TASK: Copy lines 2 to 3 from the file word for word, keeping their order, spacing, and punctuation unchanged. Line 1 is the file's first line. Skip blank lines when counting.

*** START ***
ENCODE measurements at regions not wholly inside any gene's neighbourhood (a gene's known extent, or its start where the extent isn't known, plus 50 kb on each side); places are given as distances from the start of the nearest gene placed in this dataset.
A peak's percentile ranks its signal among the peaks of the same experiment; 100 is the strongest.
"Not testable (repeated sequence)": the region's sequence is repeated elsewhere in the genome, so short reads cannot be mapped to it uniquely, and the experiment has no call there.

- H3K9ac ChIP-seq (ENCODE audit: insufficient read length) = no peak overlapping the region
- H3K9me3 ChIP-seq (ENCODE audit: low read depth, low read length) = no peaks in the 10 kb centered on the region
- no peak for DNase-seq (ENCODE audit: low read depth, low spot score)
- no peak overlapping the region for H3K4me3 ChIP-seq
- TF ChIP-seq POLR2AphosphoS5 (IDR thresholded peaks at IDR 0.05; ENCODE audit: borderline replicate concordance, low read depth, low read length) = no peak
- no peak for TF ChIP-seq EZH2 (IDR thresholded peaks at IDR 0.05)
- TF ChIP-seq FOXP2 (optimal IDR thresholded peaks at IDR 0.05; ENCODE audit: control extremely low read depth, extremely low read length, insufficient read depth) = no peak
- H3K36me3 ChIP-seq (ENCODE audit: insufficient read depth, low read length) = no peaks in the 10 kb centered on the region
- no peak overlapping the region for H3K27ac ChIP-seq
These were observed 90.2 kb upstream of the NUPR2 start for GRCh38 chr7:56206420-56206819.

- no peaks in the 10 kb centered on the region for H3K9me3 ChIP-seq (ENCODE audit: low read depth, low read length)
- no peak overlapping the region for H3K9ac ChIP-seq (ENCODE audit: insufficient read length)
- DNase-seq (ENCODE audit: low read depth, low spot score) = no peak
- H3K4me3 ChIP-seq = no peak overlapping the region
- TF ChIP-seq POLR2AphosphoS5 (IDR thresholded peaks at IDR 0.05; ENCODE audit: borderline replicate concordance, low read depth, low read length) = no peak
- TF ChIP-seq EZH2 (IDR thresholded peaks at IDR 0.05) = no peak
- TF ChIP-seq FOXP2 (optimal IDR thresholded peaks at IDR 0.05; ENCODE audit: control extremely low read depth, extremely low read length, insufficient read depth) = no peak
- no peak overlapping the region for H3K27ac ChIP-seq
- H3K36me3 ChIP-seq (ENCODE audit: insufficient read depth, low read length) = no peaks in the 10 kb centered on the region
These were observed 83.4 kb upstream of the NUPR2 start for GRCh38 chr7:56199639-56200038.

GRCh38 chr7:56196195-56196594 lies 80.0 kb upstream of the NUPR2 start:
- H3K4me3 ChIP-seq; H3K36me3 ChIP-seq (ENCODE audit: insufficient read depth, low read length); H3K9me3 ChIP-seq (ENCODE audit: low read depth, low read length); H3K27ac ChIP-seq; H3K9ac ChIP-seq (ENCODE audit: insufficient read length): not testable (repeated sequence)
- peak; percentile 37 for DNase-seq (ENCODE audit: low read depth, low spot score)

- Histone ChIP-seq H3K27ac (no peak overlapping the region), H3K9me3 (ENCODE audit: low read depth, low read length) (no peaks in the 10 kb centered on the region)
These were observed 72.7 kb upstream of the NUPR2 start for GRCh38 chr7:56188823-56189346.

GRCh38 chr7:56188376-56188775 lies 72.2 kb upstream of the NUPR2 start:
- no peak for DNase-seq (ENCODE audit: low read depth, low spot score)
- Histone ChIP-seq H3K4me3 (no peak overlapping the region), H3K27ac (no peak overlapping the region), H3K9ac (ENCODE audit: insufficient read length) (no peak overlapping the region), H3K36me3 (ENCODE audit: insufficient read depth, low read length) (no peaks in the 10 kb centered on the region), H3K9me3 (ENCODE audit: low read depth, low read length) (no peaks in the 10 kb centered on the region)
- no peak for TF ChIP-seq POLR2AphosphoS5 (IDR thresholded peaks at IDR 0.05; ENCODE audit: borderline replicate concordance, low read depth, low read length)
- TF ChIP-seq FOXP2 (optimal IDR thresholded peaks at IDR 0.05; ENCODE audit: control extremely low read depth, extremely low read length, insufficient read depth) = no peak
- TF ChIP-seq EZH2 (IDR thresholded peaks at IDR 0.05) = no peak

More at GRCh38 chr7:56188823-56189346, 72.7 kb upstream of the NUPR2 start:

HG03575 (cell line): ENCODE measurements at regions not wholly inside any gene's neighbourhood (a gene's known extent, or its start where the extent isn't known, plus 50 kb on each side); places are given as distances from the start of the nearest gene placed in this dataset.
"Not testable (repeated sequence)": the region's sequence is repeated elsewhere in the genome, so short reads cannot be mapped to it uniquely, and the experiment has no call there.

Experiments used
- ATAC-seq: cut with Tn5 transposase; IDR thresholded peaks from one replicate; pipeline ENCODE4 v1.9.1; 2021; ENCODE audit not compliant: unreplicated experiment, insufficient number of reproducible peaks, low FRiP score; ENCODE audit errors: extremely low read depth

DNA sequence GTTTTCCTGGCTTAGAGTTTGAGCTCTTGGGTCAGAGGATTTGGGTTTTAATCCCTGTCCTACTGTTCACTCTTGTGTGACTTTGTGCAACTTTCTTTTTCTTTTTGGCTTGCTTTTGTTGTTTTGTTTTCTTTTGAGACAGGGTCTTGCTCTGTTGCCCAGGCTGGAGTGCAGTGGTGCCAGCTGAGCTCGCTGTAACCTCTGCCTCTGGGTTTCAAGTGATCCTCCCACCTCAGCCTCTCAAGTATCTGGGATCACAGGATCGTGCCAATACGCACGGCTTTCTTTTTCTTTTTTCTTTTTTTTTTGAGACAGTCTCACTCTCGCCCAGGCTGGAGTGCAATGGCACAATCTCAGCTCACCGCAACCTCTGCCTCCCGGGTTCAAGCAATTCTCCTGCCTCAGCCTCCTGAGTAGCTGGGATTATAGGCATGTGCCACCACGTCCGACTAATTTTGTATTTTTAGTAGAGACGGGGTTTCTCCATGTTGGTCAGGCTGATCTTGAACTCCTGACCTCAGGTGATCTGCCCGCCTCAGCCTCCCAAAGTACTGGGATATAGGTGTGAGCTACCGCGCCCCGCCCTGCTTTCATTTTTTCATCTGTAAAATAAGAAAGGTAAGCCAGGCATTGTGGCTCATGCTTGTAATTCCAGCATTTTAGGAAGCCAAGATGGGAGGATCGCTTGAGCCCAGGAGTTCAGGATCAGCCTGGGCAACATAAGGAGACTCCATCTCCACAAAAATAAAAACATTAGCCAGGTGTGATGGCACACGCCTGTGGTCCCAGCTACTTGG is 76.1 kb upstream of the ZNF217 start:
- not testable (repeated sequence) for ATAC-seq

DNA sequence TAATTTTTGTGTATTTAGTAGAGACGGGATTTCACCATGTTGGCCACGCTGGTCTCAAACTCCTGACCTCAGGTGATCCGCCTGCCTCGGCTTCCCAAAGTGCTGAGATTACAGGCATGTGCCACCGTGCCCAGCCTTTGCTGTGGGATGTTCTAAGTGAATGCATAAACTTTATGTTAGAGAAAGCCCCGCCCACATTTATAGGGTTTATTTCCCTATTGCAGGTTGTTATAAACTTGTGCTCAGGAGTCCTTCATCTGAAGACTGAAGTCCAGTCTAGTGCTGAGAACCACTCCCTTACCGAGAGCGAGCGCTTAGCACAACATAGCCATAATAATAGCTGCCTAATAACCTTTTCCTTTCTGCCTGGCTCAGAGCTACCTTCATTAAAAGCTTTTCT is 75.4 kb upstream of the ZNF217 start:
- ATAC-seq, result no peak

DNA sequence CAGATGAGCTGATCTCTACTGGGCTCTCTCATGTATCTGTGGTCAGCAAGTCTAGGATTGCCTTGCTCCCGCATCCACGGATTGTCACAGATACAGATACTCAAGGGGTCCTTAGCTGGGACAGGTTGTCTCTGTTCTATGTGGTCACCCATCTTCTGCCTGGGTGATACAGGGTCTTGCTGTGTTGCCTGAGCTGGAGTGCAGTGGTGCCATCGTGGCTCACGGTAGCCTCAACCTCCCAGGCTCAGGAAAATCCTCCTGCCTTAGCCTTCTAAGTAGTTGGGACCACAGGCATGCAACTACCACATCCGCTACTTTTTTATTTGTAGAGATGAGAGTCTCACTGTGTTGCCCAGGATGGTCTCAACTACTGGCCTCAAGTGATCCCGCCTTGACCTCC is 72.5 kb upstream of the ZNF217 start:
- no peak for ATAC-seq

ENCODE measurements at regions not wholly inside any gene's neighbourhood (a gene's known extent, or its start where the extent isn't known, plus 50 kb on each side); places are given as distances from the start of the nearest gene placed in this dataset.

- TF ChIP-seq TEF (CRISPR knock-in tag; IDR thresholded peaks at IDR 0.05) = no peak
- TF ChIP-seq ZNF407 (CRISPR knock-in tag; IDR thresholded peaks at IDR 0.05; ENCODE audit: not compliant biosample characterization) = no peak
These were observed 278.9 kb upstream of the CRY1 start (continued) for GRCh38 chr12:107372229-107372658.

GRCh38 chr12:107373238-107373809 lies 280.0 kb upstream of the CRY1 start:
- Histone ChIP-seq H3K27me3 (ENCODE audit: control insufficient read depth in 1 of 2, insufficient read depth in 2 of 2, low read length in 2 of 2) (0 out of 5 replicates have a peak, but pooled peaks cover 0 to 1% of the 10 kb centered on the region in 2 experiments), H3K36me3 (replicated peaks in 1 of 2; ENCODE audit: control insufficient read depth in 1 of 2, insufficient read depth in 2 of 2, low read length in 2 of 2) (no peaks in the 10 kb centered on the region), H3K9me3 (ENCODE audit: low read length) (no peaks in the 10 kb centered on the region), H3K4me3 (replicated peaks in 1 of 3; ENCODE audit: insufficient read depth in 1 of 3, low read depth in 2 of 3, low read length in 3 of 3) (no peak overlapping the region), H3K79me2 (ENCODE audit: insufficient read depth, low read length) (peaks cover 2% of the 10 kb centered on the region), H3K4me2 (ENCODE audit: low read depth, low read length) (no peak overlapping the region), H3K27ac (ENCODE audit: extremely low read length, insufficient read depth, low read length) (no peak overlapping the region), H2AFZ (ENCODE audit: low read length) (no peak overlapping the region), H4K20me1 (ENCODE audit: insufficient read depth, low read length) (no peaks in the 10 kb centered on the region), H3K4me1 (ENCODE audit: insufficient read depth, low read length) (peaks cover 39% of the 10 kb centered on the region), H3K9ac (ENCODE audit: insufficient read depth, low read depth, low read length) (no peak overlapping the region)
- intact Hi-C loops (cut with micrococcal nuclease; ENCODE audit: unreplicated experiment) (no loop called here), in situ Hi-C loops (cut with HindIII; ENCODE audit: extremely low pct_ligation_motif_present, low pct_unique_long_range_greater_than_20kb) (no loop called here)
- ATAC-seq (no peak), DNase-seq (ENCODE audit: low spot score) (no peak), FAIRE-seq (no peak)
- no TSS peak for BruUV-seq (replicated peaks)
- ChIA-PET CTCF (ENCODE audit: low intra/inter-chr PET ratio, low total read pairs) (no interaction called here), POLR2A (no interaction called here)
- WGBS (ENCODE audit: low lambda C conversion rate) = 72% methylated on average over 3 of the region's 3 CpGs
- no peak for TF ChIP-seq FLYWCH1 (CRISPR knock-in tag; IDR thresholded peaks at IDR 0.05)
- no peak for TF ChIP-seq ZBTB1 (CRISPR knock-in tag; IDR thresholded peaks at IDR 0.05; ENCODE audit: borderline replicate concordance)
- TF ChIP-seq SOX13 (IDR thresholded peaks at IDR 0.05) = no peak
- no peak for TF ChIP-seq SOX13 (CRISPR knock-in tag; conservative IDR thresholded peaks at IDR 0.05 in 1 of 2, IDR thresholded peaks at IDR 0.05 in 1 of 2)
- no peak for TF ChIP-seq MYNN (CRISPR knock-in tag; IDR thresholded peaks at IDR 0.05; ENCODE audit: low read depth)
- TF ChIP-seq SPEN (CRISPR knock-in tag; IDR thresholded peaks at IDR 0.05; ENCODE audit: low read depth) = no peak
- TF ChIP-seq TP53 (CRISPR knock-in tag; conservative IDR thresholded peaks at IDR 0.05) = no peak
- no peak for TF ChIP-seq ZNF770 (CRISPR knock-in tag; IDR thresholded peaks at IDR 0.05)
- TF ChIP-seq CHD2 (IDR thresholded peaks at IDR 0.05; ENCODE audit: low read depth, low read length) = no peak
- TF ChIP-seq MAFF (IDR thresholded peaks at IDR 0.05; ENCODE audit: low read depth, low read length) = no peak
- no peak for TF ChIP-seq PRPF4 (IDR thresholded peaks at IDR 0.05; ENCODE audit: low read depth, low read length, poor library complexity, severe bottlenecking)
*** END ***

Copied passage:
A peak's percentile ranks its signal among the peaks of the same experiment; 100 is the strongest.
"Not testable (repeated sequence)": the region's sequence is repeated elsewhere in the genome, so short reads cannot be mapped to it uniquely, and the experiment has no call there.